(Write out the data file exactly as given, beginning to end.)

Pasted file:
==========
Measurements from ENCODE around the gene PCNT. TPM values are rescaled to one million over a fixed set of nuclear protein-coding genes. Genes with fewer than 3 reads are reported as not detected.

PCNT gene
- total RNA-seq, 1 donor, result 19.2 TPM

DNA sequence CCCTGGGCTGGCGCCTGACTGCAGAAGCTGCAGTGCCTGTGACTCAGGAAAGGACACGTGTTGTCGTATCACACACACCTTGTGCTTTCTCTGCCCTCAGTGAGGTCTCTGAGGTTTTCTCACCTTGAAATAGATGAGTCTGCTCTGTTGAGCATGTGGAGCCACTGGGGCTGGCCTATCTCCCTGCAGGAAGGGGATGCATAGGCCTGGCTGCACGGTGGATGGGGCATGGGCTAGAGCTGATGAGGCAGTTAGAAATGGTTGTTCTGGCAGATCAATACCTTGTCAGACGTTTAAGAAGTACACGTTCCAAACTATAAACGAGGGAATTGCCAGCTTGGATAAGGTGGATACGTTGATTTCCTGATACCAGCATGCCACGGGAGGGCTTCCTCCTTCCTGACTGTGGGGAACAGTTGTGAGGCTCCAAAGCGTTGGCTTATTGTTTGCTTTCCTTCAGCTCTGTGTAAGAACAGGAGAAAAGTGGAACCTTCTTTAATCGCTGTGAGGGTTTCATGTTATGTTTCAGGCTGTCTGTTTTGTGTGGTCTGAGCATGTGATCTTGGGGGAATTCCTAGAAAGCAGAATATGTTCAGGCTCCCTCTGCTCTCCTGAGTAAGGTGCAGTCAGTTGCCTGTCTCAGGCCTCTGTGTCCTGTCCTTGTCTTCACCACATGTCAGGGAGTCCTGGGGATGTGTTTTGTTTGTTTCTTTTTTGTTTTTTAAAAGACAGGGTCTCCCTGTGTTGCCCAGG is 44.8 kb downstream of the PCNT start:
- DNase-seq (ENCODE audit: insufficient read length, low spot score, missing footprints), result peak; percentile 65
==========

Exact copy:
Measurements from ENCODE around the gene PCNT. TPM values are rescaled to one million over a fixed set of nuclear protein-coding genes. Genes with fewer than 3 reads are reported as not detected.

PCNT gene
- total RNA-seq, 1 donor, result 19.2 TPM

DNA sequence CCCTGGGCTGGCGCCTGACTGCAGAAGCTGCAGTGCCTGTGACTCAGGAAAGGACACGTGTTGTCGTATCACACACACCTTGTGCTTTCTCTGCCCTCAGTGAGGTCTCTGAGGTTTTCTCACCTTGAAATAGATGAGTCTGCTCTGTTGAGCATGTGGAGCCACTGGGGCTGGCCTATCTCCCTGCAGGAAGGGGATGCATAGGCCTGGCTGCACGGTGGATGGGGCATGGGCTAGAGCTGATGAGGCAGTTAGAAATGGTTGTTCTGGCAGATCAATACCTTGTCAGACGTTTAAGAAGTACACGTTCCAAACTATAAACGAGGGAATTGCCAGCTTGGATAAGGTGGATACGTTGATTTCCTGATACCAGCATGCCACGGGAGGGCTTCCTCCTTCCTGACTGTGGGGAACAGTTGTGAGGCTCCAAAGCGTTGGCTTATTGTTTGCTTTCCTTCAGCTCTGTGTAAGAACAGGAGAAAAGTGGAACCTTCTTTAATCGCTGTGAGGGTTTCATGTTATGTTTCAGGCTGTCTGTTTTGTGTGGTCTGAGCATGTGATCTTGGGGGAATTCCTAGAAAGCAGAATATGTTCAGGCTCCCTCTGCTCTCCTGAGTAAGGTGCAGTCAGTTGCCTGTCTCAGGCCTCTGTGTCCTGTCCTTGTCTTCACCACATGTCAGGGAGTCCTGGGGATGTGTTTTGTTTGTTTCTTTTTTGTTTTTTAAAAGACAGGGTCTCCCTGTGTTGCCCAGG is 44.8 kb downstream of the PCNT start:
- DNase-seq (ENCODE audit: insufficient read length, low spot score, missing footprints), result peak; percentile 65